Liverpool 1863. The American Civil War comes to the British Empire’s second city and the world’s richest port.
Confederate Commander Banastre X. Dunwoody has a plan to turn the conflict by securing advanced warships, but the U.S. Government is one step ahead of him. It seeks to sabotage his efforts through its covert agent – Harriet Dunwoody – Banastre’s pregnant wife.
Alongside her undercover partner Conté, Harriet discovers that Banastre has plans to do more than building ships; he has a scheme that could very well draw Britain into the war.
As Gettysburg looms, an ocean away there’s another battle to be won and lost. The fate of the USA and the City of Liverpool rests upon it.
A brilliant story – David Morrissey (Actor, Director, Producer – The Walking Dead, Britannia, State of Play)
A gripping adventure, beautifully written – Jeff Young (Costa Award nominee)
A strapping ride through history – Caroline Smailes (Bestselling author – The Drowning of Arthur Braxton)
About the Author
With a background ranging from studying Russian at University College London to working for a Californian Software company and running a newspaper kiosk, JP Maxwell settled back in Liverpool in 2001 and now teaches Screenwriting and Digital Writing at Liverpool John Moores University. Although fictional, his writing directly links to an Irish and African family history in the port city and specifically Toxteth since the early 1800s. In addition to Water Street, based upon Liverpool’s clandestine involvement in the American Civil War, he is writing a spy/crime novel Camper Van Woman based upon his adventures in Eastern Europe and 1980s Toxteth.
For readers of The Killer Angels, Andersonville and Cold Mountain comes a spy yarn with Western notes set in Victorian England, the last place you’d expect to see shootouts and the blue uniforms of the US Cavalry.
Between 1847 and 1863, Liverpool’s population exploded as a result of the Irish Famine and it became the lynchpin of international trade, including slavery. Water Street chronicles people who were at the centre of both seismic events – tragic and deliberate – in equal measures.
Background to the Book
A little known link with Liverpool – beyond the Beatles and the maritime port – was the city’s massive impact on the American Civil War (funding the confederacy). Ironclad warships were financed and built in Liverpool for the Confederate Navy. Even the crews came from the city as janissary sailors, mercenaries for hire.
The CSS Alabama is the most notorious of these ships, smashing through Union vessels before eventually being sunk off Cherbourg in 1864.
Liverpool was teeming with Confederate and Union spies in 1863. James Dunwoody Bulloch, one of the inspirations for Banastre Dunwoody in the book, actively sought out funds from the Liverpool Cotton Exchange to build ships and finance the Confederate War Machine. Bulloch is buried in Smithdown Road Cemetery.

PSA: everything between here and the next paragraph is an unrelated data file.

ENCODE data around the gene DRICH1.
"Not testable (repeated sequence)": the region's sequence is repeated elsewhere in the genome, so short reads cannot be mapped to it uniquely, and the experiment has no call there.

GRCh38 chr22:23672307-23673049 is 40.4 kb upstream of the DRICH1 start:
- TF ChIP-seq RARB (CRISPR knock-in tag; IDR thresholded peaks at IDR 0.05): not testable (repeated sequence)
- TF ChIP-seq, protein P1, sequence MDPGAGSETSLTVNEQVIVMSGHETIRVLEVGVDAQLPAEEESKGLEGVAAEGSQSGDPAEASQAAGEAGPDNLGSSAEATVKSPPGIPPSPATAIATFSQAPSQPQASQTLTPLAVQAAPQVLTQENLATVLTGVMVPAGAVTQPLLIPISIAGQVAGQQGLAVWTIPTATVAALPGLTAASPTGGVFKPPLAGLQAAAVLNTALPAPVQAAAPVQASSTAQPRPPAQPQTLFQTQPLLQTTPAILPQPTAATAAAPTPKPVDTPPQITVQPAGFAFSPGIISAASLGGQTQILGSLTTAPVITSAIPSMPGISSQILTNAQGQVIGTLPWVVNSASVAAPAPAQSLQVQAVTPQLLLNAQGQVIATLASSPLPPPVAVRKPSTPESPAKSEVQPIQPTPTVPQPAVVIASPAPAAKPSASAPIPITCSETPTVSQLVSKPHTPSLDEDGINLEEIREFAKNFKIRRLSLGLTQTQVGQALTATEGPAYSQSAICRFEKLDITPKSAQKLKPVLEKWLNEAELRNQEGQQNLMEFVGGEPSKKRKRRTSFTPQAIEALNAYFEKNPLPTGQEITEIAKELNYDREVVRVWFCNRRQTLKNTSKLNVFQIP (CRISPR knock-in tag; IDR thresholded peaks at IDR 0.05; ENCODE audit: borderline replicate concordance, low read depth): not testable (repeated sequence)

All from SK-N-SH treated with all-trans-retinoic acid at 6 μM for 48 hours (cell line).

Former slaves and refugees populated areas of the city before, during and after the war, mixing with the predominantly Irish communities in what is now the Baltic Triangle area of the city. Both sides recruited soldiers from the overflowing Irish communities in Liverpool, offering land and a wage as enticements. This links the Irish Hunger, American Civil War and North America in profound ways. With a high proportion of homeless, starving people not long landed in the city (bearing in mind the Irish Famine in the late 1840s), there was no shortage of takers.
The United States Consulate in Liverpool, England, was established in 1790, and was the first overseas consulate founded by the then fledgling United States of America. Liverpool was at the time an important center for transatlantic commerce and a vital trading partner for the former Thirteen Colonies. Among those who served the United States as consul in Liverpool were the writer Nathaniel Hawthorne, the spy Thomas Haines Dudley (incumbent during the American Civil War and a character in the book), and John S. Service, who was driven out of the United States Foreign Service by McCarthyite persecution. After World War II, as Liverpool declined in importance as an international port, the consulate was eventually closed down. [wikipedia]
There were two unofficial Confederate Consulates in Liverpool. The first was at 10 Rumford Place in Castle Street. These were offices that were used by Southern business representatives who worked tirelessly to acquire shipping and good that would help them break the blockade and provide vital supplies for their troops.
The second property was 19 Abercromby Square which was constructed during the war by Charles Prioleau who descended from a well connected French Huguenot family from Charleston, South Carolina. It was claimed that this would become a diplomatic and business base for the Confederate cause. Interestingly, a local newspaper claimed that this would become Jefferson Davis’s European ‘White House’.
Prioleau became a naturalized British citizen at the outbreak of the Civil War, which was a strategic move both politically and financially. As a British citizen, Prioleau’s assets were less likely to be seized by the Federal government. Prioleau used his position to help set up a financial company to help fund the Confederate war machine. He also became the treasurer for the Committee for the Relief of Southern Prisoners and organised clothing to be distributed to Confederate soldiers held by the Union.
Written by JP Maxwell
Due July 1st 2023 | 228pp | Print: 9781739306236 | Kindle: 9781739306212 | ePub: 9781739306229
Book Categories: Fiction.